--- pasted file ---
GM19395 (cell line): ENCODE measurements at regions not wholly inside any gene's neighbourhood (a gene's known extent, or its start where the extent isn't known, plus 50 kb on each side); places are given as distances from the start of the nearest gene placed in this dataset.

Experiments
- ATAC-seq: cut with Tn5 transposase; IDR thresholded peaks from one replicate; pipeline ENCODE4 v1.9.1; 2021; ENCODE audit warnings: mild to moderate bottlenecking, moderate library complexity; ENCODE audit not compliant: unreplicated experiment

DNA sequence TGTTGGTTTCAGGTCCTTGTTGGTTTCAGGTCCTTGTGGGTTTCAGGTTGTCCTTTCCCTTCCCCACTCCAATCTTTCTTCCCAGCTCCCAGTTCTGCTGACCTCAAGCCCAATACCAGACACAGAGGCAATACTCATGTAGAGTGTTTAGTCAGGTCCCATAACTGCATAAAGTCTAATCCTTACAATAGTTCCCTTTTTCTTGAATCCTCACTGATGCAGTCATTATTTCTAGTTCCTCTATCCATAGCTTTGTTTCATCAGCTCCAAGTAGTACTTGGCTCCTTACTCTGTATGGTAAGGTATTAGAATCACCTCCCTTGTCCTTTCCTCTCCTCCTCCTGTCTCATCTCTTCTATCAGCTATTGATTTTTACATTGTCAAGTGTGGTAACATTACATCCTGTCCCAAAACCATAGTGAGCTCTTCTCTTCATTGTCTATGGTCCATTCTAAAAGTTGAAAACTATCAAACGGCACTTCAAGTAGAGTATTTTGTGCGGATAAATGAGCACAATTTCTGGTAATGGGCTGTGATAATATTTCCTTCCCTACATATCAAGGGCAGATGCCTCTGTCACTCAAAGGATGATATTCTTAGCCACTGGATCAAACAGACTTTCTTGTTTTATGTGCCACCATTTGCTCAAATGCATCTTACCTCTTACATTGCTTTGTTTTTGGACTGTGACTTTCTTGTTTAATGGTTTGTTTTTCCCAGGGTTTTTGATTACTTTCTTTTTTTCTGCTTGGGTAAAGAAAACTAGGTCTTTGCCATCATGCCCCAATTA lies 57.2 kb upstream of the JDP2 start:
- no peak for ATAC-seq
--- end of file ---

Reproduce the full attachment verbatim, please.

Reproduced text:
GM19395 (cell line): ENCODE measurements at regions not wholly inside any gene's neighbourhood (a gene's known extent, or its start where the extent isn't known, plus 50 kb on each side); places are given as distances from the start of the nearest gene placed in this dataset.

Experiments
- ATAC-seq: cut with Tn5 transposase; IDR thresholded peaks from one replicate; pipeline ENCODE4 v1.9.1; 2021; ENCODE audit warnings: mild to moderate bottlenecking, moderate library complexity; ENCODE audit not compliant: unreplicated experiment

DNA sequence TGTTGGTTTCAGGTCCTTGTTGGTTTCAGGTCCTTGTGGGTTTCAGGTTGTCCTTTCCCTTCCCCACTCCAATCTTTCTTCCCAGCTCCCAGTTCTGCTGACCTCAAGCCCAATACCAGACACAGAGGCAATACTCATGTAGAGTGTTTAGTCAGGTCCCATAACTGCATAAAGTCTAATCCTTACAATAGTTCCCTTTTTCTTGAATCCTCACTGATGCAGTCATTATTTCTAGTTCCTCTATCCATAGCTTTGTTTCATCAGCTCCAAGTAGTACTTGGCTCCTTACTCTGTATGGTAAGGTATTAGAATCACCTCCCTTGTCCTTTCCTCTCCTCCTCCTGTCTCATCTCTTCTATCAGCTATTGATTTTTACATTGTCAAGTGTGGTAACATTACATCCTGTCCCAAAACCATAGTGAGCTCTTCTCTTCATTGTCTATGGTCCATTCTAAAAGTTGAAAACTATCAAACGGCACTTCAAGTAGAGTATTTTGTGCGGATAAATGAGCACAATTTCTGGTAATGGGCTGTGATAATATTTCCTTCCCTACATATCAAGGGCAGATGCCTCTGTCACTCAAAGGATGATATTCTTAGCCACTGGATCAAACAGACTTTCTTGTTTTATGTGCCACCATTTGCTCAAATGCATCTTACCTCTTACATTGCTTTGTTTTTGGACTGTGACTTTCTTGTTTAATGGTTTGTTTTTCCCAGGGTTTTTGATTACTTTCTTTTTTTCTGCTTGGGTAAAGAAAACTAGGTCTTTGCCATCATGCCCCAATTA lies 57.2 kb upstream of the JDP2 start:
- no peak for ATAC-seq